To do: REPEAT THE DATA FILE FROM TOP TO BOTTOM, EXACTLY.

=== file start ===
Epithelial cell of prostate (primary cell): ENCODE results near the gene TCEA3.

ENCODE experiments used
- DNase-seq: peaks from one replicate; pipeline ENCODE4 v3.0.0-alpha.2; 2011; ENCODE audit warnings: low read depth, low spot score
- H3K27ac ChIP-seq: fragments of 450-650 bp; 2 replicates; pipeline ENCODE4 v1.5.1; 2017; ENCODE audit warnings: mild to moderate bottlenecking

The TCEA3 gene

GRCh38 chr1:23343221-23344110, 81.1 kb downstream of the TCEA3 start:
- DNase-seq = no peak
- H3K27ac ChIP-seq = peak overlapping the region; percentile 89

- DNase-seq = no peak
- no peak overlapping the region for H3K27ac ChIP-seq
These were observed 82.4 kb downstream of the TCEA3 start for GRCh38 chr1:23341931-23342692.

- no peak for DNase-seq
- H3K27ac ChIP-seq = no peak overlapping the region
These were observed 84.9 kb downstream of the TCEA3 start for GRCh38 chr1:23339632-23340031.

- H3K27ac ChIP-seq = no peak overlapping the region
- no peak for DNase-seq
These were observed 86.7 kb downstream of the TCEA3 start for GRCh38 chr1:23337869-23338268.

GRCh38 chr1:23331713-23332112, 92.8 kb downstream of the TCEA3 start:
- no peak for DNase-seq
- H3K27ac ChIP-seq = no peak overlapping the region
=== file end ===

Epithelial cell of prostate (primary cell): ENCODE results near the gene TCEA3.

ENCODE experiments used
- DNase-seq: peaks from one replicate; pipeline ENCODE4 v3.0.0-alpha.2; 2011; ENCODE audit warnings: low read depth, low spot score
- H3K27ac ChIP-seq: fragments of 450-650 bp; 2 replicates; pipeline ENCODE4 v1.5.1; 2017; ENCODE audit warnings: mild to moderate bottlenecking

The TCEA3 gene

GRCh38 chr1:23343221-23344110, 81.1 kb downstream of the TCEA3 start:
- DNase-seq = no peak
- H3K27ac ChIP-seq = peak overlapping the region; percentile 89

- DNase-seq = no peak
- no peak overlapping the region for H3K27ac ChIP-seq
These were observed 82.4 kb downstream of the TCEA3 start for GRCh38 chr1:23341931-23342692.

- no peak for DNase-seq
- H3K27ac ChIP-seq = no peak overlapping the region
These were observed 84.9 kb downstream of the TCEA3 start for GRCh38 chr1:23339632-23340031.

- H3K27ac ChIP-seq = no peak overlapping the region
- no peak for DNase-seq
These were observed 86.7 kb downstream of the TCEA3 start for GRCh38 chr1:23337869-23338268.

GRCh38 chr1:23331713-23332112, 92.8 kb downstream of the TCEA3 start:
- no peak for DNase-seq
- H3K27ac ChIP-seq = no peak overlapping the region